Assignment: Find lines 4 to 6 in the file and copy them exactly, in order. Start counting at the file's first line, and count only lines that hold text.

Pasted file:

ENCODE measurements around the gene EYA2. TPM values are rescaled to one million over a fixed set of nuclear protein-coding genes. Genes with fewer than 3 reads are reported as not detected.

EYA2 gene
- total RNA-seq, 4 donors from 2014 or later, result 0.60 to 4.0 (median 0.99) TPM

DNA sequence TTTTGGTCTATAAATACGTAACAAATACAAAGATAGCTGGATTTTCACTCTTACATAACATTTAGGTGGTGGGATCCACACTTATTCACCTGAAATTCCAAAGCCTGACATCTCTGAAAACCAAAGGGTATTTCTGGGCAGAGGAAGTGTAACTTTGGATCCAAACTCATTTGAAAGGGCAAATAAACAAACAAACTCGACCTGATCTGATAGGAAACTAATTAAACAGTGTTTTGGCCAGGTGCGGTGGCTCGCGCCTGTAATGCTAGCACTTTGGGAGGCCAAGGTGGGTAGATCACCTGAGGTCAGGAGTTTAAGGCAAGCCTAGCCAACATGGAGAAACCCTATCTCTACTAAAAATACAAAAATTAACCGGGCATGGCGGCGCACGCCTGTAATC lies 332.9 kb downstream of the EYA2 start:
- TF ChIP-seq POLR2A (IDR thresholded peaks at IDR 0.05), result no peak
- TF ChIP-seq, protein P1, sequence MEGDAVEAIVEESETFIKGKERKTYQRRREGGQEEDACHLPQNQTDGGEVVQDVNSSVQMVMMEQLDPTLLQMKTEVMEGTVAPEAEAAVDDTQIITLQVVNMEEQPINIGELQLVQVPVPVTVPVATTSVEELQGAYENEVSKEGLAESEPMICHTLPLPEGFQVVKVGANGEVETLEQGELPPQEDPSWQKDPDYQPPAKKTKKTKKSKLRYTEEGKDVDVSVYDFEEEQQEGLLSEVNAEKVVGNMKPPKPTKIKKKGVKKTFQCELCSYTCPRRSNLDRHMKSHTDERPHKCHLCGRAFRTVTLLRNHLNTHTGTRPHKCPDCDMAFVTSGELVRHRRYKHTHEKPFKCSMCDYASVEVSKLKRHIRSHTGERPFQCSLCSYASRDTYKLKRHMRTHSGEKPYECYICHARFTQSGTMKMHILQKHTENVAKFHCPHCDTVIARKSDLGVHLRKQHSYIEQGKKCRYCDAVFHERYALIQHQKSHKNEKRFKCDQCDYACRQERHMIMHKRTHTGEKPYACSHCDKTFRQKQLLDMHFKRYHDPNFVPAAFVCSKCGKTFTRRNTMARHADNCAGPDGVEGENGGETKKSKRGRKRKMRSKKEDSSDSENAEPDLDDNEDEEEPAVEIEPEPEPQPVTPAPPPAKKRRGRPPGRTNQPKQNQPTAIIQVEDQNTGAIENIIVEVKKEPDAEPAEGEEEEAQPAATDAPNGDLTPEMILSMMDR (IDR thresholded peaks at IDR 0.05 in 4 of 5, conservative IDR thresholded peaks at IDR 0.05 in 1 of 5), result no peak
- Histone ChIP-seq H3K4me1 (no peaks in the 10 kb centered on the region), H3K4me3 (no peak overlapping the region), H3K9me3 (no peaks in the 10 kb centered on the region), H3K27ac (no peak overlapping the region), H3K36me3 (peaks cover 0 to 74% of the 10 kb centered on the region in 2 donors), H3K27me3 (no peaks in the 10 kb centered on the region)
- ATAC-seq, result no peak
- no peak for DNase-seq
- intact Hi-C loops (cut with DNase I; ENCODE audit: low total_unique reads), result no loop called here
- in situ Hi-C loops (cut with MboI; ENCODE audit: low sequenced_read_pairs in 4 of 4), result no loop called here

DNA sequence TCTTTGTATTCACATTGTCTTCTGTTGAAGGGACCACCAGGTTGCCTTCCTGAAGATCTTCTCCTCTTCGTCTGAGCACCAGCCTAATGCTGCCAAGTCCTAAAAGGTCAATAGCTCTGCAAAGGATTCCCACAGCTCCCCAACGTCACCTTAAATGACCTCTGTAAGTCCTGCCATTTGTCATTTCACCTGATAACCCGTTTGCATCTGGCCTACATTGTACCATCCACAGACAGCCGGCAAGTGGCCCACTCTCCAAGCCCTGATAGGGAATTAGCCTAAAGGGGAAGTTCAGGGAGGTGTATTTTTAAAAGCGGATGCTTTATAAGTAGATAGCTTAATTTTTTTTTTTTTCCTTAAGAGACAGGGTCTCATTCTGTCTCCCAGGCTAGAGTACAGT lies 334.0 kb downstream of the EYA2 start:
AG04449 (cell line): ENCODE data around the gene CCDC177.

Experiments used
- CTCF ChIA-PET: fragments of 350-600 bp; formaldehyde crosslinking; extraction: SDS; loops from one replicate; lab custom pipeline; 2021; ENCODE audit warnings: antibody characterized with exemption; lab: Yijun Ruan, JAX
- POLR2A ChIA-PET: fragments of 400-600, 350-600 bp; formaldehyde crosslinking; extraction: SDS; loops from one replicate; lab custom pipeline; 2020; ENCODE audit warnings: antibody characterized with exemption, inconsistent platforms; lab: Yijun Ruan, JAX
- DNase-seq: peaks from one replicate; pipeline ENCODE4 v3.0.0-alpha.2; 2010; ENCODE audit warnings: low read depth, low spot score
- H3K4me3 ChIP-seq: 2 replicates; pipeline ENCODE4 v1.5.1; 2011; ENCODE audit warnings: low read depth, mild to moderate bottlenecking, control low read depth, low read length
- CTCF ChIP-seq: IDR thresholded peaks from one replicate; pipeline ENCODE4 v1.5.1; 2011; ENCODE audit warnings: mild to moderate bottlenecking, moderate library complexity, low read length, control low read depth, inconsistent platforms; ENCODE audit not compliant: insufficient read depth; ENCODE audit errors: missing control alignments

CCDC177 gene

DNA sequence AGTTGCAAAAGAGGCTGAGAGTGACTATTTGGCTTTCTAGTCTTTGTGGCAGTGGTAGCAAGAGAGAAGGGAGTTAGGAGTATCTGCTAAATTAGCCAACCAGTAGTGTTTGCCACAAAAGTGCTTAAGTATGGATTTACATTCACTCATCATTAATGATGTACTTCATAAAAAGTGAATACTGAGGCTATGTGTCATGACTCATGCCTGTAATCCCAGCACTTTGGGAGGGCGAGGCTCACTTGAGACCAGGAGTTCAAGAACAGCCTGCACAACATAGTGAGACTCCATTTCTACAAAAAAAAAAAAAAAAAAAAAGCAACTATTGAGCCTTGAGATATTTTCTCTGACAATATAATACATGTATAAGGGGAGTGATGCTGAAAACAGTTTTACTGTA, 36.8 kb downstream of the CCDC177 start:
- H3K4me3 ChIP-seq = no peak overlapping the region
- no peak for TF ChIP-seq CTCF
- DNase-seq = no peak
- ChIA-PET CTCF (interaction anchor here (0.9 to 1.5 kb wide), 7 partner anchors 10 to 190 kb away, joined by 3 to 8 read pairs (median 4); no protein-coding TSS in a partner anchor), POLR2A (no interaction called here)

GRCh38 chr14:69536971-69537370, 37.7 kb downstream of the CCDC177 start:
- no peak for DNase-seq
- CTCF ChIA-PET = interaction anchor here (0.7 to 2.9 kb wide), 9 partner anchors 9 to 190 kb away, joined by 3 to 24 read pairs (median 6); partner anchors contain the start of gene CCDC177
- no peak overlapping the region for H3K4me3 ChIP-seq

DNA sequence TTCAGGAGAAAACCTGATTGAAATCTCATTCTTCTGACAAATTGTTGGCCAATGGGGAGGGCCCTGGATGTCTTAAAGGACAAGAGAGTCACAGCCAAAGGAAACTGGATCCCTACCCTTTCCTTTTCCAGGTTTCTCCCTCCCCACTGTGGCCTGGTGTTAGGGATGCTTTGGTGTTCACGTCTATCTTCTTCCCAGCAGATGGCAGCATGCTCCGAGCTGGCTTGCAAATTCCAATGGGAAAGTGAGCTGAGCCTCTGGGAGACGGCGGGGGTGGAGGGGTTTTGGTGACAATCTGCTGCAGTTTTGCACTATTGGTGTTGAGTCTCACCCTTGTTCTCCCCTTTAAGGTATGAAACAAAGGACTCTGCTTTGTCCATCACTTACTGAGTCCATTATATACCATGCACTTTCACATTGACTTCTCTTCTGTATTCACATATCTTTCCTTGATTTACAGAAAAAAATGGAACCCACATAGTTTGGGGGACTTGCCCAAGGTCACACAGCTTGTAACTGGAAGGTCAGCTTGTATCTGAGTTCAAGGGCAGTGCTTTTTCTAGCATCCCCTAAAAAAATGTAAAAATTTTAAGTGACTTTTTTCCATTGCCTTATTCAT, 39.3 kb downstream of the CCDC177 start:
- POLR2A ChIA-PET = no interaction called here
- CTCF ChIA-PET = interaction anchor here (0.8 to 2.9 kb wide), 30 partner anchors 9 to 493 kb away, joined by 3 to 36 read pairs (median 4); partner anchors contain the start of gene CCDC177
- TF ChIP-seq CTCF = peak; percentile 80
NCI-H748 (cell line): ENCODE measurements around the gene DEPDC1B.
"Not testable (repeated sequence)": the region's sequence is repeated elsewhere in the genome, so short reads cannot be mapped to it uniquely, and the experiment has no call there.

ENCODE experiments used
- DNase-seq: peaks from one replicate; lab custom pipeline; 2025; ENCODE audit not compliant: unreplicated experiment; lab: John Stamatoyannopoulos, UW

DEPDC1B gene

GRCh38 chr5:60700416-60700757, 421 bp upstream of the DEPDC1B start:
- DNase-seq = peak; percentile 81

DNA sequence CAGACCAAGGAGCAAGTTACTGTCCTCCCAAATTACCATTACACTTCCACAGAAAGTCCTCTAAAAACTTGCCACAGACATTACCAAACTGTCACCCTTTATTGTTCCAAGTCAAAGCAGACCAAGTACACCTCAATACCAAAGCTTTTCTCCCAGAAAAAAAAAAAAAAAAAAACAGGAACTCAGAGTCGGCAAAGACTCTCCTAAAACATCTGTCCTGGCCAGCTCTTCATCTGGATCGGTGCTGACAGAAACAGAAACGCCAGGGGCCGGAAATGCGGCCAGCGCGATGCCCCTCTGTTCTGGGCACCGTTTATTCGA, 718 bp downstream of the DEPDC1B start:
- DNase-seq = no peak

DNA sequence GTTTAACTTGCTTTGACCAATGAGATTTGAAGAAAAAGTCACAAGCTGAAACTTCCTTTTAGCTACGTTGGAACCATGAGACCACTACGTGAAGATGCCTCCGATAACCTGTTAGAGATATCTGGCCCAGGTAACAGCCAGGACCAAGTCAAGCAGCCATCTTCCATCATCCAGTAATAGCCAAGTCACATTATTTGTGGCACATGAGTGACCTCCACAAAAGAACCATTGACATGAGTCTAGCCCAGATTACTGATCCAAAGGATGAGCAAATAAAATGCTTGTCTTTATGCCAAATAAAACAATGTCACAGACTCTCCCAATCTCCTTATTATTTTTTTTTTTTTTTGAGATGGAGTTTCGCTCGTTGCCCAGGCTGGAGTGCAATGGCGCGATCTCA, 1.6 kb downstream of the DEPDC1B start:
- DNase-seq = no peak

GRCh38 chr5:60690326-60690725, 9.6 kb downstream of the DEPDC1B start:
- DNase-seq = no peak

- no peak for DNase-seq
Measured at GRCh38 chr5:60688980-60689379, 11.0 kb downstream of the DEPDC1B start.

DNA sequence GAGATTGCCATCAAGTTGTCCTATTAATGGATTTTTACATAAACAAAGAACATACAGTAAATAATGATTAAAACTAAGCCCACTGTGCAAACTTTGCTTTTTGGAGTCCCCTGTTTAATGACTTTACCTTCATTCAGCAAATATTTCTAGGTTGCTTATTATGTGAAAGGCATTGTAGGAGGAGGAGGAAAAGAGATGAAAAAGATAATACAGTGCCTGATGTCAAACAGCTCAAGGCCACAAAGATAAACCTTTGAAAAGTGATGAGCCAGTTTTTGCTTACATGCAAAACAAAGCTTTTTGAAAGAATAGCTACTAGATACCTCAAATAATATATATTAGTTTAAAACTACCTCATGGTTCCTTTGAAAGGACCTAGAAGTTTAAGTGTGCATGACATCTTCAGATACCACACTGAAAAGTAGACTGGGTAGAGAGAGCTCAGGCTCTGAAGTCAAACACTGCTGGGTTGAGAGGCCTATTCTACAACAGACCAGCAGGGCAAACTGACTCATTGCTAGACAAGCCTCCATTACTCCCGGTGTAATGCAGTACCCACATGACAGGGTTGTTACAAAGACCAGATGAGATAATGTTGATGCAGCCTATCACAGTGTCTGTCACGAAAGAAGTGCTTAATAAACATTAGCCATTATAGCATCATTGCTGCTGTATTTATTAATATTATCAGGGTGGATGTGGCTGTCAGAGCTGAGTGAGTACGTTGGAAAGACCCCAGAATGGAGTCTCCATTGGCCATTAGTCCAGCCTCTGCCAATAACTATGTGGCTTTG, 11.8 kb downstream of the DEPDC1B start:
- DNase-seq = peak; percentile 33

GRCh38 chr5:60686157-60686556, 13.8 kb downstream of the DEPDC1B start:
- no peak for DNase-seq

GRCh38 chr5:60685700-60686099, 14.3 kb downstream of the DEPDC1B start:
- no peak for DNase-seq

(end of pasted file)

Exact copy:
DNA sequence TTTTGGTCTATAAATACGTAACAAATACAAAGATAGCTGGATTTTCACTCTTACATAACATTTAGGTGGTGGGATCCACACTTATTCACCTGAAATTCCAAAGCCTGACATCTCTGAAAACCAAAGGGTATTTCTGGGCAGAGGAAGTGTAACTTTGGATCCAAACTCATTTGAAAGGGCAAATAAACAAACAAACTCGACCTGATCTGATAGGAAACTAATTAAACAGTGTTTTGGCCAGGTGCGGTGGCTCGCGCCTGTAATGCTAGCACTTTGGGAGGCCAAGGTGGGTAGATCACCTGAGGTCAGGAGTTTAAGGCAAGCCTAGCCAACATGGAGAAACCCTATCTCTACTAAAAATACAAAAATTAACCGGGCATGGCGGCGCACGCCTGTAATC lies 332.9 kb downstream of the EYA2 start:
- TF ChIP-seq POLR2A (IDR thresholded peaks at IDR 0.05), result no peak
- TF ChIP-seq, protein P1, sequence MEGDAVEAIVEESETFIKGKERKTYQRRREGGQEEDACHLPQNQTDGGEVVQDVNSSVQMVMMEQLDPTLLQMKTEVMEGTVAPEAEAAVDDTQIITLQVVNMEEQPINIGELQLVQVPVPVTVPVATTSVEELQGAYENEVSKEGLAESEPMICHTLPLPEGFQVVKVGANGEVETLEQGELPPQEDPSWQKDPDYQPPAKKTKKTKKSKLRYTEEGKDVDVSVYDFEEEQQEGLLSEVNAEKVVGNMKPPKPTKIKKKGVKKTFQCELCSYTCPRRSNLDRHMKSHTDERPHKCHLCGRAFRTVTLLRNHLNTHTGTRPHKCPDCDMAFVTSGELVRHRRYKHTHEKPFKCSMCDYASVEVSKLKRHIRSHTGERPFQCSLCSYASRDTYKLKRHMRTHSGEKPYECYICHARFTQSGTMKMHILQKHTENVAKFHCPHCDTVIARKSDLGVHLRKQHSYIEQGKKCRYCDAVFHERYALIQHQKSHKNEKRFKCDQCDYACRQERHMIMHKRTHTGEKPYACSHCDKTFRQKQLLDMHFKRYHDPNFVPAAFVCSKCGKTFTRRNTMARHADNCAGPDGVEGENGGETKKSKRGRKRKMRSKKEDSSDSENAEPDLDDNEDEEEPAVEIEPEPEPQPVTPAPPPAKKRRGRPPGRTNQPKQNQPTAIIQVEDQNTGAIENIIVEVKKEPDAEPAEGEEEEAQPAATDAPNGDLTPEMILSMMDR (IDR thresholded peaks at IDR 0.05 in 4 of 5, conservative IDR thresholded peaks at IDR 0.05 in 1 of 5), result no peak